Where things get sticky is with the independent variable. There are a number of different ways I could go with this:

Attributes of the newspapers' geographic community. Possible research questions here:

What is the relationship between a community’s technological access and the use of technology by its newspapers? Could be measured through public FCC broadband access data.

What is the relationship between a community’s structural pluralism and the use of technology by its newspapers? Could be measured through Census data regarding race, education, poverty levels, and occupational classification.

What is the relationship between a community’s media use habits and the use of technology by its newspapers? Could be measured on a case study level, through a community survey.

The other area would be community journalists’ perceptions of their geographic community. Possible research questions:

What is the relationship between journalists’ perceptions of their community’s technology use and their own use of technology within community newspapers?

How do journalists’ perceptions of community technology use interact with other economic and professional factors in influencing their use of technology?

Both of these could be measured by surveying journalists about their perceptions of their community's technology use and their decision-making process regarding use of technology.

A lot of good (?) ideas, but not much direction. I could use some soon!

Blind to Media Economics?

At the end of 2010, Korean incumbent government granted four conservative national dailies the new licenses to operate new cable TV channels. Korean major newspapers had been desperate to win the licenses because they believed that the new broadcasting business will help overcome the recession of newspaper industry and leverage their print dominance to television. They, thus, had competed for the newly-opened cable television ever since 2009, when the government lifted Korea’s traditional cross-ownership ban that had prevented a corporation from owning both newspapers and broadcasting company at the same time.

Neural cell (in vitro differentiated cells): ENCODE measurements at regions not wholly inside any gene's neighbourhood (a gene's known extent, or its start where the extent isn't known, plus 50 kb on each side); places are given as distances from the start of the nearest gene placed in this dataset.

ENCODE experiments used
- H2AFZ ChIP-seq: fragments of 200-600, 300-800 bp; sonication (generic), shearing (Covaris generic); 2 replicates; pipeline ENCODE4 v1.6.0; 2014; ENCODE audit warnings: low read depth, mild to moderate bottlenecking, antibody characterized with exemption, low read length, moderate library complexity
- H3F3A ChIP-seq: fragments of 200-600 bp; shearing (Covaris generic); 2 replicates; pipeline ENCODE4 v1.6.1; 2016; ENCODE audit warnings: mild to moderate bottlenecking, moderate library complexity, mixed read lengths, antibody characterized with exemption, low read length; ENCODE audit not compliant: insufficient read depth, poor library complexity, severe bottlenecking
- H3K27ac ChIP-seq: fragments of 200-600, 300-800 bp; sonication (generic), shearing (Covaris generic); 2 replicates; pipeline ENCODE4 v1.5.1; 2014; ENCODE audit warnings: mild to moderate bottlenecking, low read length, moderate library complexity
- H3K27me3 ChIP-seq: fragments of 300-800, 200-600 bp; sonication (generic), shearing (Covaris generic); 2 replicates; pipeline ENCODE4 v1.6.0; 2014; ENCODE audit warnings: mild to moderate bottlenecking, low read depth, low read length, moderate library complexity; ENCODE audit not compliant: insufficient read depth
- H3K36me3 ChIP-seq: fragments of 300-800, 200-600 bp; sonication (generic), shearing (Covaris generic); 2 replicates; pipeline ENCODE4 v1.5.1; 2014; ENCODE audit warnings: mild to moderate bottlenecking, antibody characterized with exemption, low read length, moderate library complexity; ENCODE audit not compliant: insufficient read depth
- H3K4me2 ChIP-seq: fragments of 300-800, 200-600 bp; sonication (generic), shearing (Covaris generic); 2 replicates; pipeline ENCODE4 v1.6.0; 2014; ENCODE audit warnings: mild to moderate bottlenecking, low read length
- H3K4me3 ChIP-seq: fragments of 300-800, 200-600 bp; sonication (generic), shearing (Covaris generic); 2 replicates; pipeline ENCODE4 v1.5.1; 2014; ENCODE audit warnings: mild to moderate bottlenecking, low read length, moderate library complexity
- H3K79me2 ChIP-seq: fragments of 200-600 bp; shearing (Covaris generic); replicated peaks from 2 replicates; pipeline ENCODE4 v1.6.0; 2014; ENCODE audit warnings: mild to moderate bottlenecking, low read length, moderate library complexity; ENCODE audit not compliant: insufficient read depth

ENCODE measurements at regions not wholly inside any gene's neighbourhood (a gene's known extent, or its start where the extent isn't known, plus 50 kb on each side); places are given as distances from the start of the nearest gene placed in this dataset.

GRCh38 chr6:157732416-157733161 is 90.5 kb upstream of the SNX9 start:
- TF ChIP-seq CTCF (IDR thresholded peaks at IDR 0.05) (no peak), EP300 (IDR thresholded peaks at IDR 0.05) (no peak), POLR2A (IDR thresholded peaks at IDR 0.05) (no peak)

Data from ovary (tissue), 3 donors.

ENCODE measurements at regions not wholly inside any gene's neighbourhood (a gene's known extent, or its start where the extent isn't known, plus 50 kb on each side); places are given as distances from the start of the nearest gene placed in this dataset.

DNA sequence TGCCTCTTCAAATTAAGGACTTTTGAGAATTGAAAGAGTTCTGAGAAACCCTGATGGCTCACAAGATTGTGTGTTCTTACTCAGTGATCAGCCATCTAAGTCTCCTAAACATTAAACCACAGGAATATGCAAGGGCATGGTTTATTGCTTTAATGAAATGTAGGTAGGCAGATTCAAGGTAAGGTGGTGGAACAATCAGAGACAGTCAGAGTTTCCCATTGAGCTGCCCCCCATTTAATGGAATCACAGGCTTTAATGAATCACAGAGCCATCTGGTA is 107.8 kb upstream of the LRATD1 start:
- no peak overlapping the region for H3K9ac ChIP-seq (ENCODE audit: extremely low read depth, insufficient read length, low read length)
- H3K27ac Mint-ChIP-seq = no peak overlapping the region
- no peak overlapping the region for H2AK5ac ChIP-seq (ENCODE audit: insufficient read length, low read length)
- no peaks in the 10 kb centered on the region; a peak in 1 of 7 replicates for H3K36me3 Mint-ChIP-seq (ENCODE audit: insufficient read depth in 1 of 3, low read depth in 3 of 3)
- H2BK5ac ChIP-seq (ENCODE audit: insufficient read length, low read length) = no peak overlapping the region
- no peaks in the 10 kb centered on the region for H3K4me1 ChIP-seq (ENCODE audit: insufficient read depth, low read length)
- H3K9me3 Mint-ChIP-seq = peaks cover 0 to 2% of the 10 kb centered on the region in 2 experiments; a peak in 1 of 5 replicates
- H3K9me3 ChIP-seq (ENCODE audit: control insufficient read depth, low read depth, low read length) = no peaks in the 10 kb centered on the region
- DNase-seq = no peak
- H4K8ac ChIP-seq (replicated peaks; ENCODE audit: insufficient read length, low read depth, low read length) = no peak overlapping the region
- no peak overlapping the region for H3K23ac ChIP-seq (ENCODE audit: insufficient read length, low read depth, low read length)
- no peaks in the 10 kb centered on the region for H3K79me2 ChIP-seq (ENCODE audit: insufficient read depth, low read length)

The government’s decision was made after years of severe nationwide debate, division and cross-industry bickering. The government contended that the deregulation was for producing better contents that would help the Korean media companies strengthen international competitiveness and become global media companies.

However, there had been widespread concern over not only the deleterious effects of the new channels on journalism such as the harm to diversity in public opinion but also the thinly-stretched budgets of advertisers.

Although it was very questionable whether the market could create additional TV advertising spots from advertisers, the government claimed that the new channels would generate enough advertising revenue. However, they have been operating at a loss due to the very low viewer ratings and poor advertising spots. Even though the new channels have greatly lowered their price for advertising spots, they are keeping “drowning in red ink.”
The government and the newspapers really did not know that television advertising is price inelastic? Or, just because of the political thinking, they were blind to media economics? 

This study will explore how the newspapers depicted the new cable TV channels, which show whether and how much they concentrated on media economics perspective regarding their approach to new business model.

<Research Question>

RQ1: What differences, if any, were there in Korean major newspapers’ frames of the new cable TV channels?

RQ2: What differences, if any, were there in Korean major newspapers’ tone of stories about the new cable TV channels?